InReview: AER Memories Of Old – Soaring Through The Skies Of An Empty Open World

Robby Tight

AER: Mmeories Of Old captures the fun of light puzzles and exploration. Does it succeed with its open world?

Read Time5 Minutes, 59 Seconds


AER Memories of Old is a singleplayer Indie Adventure game from the developers Forgotten Key. AER is one of those games that you might not expect much from looking at it but once playing you will be happily surprised with what it has to offer. Once I started AER, I found it quite difficult to put down.

The art style and the gameplay of AER may remind you of other games such as Rime, Abzu, and Journey. You play as the silent female protagonist known as Auk. Auk and her people are a group of nomads that live atop of floating islands. Early into the game, you will learn that Auk and her people are gifted with the ability to shapeshift into birds. Once we, the player, were given this ability to shapeshift into a bird as we pleased, I was hooked. Flying around from island to island is one of the most satisfying aspects of this game and the bird form controls very well with options to speed up, slow down, or just coast through the skies.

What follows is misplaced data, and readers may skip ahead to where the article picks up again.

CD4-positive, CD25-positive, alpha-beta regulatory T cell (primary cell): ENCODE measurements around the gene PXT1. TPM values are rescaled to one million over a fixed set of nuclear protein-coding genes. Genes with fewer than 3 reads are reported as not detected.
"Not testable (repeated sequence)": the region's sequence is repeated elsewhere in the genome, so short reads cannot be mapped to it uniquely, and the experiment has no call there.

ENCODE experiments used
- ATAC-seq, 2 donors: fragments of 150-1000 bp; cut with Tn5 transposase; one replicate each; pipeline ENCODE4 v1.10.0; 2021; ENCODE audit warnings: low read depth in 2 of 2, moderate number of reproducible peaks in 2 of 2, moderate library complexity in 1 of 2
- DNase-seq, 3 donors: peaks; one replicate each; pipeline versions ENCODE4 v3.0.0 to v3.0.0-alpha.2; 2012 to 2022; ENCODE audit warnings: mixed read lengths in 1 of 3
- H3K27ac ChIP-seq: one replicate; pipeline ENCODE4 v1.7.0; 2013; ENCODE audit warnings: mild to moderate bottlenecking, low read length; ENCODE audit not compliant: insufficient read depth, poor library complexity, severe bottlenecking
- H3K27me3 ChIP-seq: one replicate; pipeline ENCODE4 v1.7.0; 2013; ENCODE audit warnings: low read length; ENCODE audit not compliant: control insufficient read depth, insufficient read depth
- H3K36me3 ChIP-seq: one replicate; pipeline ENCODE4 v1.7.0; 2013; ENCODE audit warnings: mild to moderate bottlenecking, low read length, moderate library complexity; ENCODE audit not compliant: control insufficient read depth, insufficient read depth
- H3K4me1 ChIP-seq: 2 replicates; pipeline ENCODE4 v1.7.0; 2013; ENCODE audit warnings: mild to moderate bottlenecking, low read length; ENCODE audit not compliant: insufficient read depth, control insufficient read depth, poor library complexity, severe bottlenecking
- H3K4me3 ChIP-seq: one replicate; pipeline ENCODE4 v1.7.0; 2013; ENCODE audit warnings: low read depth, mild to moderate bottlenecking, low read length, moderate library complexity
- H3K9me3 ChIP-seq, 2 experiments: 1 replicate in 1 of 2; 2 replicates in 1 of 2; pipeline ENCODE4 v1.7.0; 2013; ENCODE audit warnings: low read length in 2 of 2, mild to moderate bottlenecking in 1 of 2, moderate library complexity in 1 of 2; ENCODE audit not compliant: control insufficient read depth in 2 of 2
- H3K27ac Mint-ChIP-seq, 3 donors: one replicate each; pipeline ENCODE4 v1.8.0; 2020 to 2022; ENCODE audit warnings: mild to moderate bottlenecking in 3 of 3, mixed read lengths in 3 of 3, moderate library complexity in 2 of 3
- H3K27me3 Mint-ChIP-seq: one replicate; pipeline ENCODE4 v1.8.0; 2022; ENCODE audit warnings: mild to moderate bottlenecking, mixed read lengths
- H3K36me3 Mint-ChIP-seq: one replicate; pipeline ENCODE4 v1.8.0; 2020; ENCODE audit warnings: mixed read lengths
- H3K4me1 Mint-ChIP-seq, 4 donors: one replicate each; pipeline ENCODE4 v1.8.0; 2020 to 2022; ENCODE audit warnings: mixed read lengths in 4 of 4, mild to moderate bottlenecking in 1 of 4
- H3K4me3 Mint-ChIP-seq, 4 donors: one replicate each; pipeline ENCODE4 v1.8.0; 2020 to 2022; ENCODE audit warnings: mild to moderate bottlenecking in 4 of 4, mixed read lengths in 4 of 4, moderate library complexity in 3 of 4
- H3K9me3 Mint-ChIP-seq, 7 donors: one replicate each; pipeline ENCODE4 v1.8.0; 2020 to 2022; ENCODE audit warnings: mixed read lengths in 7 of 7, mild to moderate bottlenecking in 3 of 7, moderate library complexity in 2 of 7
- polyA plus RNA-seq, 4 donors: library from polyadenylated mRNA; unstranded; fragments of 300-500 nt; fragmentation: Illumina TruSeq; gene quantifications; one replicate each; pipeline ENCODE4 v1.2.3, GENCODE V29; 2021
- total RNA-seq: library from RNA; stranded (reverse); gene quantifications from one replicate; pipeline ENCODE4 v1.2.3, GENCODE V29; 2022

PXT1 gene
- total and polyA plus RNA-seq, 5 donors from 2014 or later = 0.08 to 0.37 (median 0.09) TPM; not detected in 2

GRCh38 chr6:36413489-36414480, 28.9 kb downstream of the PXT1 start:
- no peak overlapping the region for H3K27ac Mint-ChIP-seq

After flying around just for the sheer fun of it, I began to delve into the story and found myself in a small dark cave where I obtained a lantern. You use the lantern to complete puzzles and unlock hidden lore bits throughout the game. If you are familiar with the titles I mentioned before, Rime, Abzu, and Journey, you will be familiar with a rich story that doesn’t fall back on dialogue. The players are forced to discover the story themselves. Much of AER’s lore is unlocked when using the lantern. There are little apparitions that appear to be flashbacks of civilization before playout events when you get close to them with your lantern. 

AER’s story is very rewarding to discover. At the same time, it feels like it is not rewarding to the player. While playing the game, you discover hidden lore bits like mentioned before. The issue is the lore that you unlock does not reward the player. You do not unlock any different skins, music, art or any sort of alternate ending. The lore you discover is strictly part of the main story. Some players may end up bypassing the hidden lore and just plowing through the already short game. If you happen to be a player who does not care about in-game rewards and you like a good story over anything else, I strongly suggest exploring every nook and cranny of the game. Take the time to read every scroll to unlock the beautiful story of this game.